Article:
B’desh to confiscate properties of fugitive 1975 coup convicts
Dhaka: Bangladesh on Wednesday decided to confiscate properties of six convicted fugitive ex-Army officers who were sentenced to death for the assassination of the country's founding father Sheikh Mujibur Rahman along with most of his family members in a coup in 1975.
"They did not appear before the court during the trial and are now hiding abroad to evade the justice for a long time. Under the law of the land their properties will now have to be confiscated," law minister Shafique Ahmed said after emerging from a meeting of a high-level task force constituted to bring back the six convicts.
However, Ahmed said the order for the confiscation was expected to be issued by a court on the basis of a government petition citing the relevant law and "we today decided to enforce the law (for the seizure)".
Two of the convicts - sacked lieutenant colonels Nur Chwdhury and Rashed Chowdhury - were earlier tracked down in Canada and the United States while officials said at least two of the rests - sacked army risalder Moslemuddin and sacked captain Abdul Majed - were believed to be hiding in India.
They said whereabouts of the one of the masterminds lieutenant colonels Abdur Rashid and Shariful Huq Dalim were still unclear while a seventh fugitive convict ex-lieutenant colonel Aziz Pasha died in Zimbabwe earlier.
Ahmed said that legal efforts were underway to bring back the two fugitives from Canada and the USA while Canadian authorities already seized Nur Chowdhury's passport and handed it over to Bangladesh embassy there. He is fighting a legal battle to stay back there.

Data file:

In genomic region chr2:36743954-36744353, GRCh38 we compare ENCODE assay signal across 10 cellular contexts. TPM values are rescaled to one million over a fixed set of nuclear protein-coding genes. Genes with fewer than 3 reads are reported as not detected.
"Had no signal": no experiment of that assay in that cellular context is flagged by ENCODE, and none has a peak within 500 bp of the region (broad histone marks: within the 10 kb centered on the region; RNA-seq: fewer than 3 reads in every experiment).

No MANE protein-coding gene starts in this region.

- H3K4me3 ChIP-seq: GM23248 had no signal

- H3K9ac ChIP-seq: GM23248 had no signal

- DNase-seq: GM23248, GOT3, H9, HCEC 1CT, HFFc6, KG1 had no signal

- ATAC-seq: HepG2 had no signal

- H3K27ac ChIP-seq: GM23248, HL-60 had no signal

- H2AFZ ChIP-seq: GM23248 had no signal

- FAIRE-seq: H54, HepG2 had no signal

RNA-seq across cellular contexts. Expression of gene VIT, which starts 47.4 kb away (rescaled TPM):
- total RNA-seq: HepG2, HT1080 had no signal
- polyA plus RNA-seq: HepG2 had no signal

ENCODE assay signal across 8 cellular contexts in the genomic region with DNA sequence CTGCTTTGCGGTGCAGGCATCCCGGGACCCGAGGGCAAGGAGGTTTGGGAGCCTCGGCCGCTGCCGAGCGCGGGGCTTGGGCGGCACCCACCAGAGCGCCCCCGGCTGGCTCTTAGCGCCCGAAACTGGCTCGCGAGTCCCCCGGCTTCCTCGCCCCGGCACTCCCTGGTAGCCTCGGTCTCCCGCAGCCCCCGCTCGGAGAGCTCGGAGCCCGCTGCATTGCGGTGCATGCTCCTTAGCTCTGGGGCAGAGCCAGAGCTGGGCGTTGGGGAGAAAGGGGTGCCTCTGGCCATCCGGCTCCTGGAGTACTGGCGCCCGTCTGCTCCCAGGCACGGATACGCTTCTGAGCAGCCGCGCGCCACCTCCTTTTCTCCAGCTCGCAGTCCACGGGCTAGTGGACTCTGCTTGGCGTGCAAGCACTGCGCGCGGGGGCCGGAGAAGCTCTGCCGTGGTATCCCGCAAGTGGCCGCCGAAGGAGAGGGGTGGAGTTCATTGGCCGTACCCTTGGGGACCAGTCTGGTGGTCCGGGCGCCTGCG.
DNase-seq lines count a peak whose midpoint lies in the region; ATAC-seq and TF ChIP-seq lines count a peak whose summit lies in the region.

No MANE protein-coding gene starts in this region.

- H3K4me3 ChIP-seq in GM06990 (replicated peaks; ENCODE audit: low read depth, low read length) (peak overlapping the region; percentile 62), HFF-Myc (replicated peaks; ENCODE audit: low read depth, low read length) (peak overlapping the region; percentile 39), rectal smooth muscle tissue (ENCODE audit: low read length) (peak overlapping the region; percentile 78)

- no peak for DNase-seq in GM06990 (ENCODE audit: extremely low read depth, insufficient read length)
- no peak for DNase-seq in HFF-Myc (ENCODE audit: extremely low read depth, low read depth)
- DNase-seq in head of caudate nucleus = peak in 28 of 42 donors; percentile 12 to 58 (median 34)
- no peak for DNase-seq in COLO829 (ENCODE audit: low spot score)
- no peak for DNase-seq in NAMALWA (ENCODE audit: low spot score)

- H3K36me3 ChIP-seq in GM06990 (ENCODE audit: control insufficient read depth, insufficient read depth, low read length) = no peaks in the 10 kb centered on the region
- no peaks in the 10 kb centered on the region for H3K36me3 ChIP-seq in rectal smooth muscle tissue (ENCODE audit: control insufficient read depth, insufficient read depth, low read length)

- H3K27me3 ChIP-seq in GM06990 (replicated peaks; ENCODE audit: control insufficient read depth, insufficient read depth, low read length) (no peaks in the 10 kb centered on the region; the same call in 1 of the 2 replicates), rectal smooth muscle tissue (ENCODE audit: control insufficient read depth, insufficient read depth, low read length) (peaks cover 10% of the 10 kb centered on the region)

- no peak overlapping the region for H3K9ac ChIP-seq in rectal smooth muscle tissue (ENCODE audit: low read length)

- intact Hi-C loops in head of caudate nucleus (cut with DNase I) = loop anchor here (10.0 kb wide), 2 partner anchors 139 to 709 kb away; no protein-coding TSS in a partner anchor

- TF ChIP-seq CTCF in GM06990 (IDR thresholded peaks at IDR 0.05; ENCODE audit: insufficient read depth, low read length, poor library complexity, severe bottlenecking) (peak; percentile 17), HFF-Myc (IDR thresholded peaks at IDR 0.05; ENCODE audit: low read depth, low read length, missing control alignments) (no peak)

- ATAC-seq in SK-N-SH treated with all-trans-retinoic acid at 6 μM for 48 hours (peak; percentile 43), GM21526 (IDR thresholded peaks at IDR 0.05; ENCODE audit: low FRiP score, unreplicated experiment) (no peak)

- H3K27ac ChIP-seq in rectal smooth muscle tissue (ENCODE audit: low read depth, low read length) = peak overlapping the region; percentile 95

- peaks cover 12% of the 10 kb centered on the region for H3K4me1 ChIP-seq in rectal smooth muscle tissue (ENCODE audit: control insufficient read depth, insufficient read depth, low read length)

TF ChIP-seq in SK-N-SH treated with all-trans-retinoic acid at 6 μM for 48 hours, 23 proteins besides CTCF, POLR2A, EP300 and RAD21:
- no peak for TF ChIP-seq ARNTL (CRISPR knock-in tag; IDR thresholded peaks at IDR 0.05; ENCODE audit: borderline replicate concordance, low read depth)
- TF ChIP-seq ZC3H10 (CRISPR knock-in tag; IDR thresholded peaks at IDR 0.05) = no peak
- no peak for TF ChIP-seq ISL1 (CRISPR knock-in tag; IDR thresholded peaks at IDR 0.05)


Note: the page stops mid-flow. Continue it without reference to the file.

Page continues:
A total of 28 people including Rahman's wife Begum Fazilattunesa, three sons including 10-year-old Russel were killed in the putsch that also toppled Bangladesh's post independence Awami League government.
His elder daughter, incumbent Prime Minister Sheikh Hasina, and her younger sister Sheikh Rehana survived the coup as they were abroad at that time.
Five of the 1975 coup leaders were hanged nearly three years ago while six were on the run after a protracted trial process which too began 11 years after the carnage when the assassinated leader's Awami League returned to power in 1996 general elections after 21 years in political wilderness.
The five were ex-lieutenant colonels Sultan Shahriar Rashid, Syed Farooq Rahman, AKM Mohiuddin, Mohiuddin Ahmed and ex-major Bazlul Huda.
The then government with Hasina being the premier scrapped a controversial indemnity law enacted by the post 1975-regime, which until 1996 protected the killers from justice barring a legal obstacle for their trial.